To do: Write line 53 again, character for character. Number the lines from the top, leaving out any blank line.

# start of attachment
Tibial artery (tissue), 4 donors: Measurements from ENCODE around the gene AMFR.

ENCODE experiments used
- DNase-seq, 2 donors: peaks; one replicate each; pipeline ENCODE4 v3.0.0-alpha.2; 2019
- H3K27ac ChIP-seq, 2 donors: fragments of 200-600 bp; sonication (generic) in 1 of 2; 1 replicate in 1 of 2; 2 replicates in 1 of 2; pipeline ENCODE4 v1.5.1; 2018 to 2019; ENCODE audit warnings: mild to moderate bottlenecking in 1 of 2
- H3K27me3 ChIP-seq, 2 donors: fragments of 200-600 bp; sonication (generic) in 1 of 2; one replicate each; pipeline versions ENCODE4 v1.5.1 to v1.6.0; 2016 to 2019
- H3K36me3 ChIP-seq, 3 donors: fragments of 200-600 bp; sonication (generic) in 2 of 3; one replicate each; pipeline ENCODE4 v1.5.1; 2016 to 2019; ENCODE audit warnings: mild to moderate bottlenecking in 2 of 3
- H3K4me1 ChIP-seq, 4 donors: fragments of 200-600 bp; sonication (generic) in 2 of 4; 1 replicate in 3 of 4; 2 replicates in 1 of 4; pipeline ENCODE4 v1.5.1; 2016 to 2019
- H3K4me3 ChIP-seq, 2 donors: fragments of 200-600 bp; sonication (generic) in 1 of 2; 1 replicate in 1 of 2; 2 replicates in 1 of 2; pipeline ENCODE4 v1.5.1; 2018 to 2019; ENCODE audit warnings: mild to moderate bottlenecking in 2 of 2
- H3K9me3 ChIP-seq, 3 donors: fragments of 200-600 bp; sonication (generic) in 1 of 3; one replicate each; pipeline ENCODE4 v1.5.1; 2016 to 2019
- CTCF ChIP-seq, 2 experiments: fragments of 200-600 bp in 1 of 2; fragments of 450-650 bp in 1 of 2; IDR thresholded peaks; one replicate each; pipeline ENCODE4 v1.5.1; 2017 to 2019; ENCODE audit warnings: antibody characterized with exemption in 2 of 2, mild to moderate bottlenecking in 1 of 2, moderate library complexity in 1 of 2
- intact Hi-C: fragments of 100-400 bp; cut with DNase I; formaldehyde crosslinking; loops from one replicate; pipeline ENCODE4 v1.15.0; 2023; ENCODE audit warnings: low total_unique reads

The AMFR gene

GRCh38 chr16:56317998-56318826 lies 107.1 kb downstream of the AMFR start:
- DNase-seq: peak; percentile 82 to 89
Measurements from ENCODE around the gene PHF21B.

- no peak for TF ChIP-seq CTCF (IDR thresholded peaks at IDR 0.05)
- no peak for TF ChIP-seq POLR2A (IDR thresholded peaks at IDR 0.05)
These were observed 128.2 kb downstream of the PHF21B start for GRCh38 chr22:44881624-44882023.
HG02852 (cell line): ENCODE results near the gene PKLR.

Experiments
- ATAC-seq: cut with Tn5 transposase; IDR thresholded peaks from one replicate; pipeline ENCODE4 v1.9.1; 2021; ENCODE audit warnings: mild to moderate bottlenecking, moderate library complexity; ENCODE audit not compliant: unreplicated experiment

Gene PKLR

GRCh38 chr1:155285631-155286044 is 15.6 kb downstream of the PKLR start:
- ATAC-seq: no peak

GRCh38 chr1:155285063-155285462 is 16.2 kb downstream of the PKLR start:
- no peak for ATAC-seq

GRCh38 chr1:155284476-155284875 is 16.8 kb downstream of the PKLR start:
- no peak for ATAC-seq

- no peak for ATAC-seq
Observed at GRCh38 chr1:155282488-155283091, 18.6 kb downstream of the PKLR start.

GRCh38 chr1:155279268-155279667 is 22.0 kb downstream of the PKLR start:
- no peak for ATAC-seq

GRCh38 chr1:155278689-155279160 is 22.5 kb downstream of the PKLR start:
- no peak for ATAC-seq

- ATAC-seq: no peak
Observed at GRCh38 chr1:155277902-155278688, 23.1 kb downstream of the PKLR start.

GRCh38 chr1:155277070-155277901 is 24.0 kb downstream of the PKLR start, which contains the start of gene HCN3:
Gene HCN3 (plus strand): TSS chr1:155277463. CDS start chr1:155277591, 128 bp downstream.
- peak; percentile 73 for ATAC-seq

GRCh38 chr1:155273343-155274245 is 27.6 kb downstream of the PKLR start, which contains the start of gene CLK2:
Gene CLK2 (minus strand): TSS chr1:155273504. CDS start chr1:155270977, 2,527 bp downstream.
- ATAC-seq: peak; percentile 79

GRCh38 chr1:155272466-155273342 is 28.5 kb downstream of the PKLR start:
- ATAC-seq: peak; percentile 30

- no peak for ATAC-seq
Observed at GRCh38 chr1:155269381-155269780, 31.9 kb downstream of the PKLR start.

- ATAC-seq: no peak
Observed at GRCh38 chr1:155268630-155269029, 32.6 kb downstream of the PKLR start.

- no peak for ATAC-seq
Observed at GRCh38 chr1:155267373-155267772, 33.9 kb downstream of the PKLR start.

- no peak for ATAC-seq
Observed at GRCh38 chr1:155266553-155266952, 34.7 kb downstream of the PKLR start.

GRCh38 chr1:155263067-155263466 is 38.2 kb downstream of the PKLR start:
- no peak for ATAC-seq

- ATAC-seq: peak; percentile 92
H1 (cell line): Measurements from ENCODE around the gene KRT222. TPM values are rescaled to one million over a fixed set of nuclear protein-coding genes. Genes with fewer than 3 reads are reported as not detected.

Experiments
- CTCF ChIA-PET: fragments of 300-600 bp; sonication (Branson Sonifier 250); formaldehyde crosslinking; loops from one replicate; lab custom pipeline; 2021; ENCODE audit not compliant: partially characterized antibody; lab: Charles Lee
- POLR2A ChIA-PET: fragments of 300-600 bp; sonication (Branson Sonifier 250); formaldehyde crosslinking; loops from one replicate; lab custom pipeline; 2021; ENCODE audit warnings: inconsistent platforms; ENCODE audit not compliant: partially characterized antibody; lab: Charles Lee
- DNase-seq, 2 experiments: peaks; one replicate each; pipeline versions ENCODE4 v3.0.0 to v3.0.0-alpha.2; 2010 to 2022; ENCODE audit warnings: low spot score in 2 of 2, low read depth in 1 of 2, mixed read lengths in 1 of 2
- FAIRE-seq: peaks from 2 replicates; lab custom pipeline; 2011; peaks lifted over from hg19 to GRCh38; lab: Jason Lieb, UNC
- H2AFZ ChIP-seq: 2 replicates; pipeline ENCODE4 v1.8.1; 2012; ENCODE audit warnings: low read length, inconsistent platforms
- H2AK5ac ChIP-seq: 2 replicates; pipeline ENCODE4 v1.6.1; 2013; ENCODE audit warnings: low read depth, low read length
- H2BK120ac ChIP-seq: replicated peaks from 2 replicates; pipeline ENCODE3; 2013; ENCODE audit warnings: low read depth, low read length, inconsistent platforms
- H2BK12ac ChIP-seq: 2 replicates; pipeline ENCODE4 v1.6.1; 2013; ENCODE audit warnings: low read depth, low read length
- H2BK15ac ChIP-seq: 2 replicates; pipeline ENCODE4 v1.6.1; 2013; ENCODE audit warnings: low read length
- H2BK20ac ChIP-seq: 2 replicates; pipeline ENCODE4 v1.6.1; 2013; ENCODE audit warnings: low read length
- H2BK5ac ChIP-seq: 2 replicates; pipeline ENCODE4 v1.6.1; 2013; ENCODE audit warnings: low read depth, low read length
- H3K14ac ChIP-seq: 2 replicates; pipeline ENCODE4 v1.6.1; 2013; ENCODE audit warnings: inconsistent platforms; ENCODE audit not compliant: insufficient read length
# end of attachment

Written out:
GRCh38 chr1:155263067-155263466 is 38.2 kb downstream of the PKLR start: